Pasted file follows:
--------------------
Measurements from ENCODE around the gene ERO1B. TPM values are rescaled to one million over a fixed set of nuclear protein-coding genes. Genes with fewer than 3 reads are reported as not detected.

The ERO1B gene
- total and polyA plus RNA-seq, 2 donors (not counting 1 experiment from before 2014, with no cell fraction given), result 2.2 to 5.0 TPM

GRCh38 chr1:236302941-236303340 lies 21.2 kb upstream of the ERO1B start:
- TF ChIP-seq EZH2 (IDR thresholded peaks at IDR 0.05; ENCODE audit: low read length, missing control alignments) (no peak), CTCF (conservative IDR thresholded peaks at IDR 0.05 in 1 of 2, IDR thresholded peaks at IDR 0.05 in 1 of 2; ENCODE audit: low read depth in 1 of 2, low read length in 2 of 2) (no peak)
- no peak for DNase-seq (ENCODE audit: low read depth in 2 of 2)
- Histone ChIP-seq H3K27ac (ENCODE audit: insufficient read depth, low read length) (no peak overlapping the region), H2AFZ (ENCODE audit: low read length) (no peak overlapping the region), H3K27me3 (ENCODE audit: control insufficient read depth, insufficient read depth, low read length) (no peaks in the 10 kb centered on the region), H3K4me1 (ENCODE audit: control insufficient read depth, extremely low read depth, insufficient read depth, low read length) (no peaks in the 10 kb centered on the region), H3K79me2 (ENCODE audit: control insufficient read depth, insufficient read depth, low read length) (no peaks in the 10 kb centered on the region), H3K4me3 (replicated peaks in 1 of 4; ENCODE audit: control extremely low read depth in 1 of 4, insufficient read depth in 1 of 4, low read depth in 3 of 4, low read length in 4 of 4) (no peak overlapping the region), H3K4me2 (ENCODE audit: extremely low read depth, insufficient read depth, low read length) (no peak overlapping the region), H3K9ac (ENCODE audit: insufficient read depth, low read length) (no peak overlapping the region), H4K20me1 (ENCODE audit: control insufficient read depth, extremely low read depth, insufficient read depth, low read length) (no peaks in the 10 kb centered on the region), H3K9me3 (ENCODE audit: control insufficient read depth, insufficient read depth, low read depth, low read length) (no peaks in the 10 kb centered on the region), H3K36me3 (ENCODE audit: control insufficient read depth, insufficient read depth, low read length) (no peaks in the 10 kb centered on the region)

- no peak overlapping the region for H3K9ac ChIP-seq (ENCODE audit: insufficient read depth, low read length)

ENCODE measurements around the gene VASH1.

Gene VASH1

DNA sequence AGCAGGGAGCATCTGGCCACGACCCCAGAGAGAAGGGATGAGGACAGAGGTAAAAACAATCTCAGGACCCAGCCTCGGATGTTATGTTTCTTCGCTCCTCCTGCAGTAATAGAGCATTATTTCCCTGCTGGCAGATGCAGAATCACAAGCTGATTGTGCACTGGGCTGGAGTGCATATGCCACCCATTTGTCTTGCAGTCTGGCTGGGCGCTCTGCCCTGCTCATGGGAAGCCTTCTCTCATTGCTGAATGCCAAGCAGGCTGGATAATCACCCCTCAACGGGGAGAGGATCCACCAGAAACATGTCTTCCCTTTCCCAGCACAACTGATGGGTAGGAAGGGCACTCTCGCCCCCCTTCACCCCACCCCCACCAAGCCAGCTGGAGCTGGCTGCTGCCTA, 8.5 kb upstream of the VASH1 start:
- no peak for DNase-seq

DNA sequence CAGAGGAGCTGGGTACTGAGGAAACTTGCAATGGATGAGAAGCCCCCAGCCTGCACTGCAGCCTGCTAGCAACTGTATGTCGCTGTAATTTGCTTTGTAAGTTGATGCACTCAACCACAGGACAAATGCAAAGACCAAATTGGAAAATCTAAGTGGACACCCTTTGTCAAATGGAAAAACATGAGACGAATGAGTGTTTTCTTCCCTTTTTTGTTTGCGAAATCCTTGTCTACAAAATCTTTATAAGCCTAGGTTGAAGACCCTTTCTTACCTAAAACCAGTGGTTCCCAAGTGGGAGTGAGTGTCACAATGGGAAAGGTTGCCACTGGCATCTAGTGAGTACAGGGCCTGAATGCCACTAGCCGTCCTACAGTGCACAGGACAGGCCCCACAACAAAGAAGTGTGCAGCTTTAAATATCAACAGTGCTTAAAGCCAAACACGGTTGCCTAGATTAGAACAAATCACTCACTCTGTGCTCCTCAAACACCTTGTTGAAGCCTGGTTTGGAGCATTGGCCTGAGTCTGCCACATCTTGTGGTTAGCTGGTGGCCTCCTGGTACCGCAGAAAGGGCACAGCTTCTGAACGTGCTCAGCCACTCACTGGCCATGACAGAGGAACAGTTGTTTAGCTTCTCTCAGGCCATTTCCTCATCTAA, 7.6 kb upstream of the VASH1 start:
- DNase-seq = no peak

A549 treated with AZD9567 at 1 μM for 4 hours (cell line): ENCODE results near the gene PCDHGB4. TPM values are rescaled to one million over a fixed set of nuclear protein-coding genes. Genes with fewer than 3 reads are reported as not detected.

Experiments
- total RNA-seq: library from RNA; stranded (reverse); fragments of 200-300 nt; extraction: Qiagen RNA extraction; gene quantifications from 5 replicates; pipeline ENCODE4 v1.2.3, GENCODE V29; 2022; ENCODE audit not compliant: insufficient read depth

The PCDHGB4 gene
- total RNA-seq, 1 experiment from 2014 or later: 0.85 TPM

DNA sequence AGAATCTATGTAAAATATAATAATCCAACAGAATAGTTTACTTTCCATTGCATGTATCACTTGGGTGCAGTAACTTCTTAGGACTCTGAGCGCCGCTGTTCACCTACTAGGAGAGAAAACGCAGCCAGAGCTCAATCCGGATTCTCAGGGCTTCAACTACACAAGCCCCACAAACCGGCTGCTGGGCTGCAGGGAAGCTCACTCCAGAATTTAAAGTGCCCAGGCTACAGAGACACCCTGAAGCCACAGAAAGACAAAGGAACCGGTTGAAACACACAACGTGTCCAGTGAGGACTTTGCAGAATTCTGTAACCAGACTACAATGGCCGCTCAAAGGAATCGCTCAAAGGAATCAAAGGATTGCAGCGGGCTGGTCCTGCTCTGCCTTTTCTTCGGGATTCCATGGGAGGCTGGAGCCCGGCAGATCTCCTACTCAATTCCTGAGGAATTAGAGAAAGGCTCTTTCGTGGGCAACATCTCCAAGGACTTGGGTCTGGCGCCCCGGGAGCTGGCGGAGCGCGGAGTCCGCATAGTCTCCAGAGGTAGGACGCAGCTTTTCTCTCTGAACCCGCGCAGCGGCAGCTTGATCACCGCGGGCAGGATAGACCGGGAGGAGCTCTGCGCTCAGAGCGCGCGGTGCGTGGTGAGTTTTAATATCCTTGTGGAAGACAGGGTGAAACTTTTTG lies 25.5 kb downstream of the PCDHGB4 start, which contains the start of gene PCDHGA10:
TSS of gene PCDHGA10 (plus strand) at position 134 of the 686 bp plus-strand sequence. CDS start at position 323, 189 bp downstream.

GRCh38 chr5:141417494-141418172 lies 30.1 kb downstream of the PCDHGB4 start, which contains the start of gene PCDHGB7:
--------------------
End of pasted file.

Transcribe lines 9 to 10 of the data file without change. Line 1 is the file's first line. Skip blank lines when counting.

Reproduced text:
ENCODE measurements around the gene VASH1.

Gene VASH1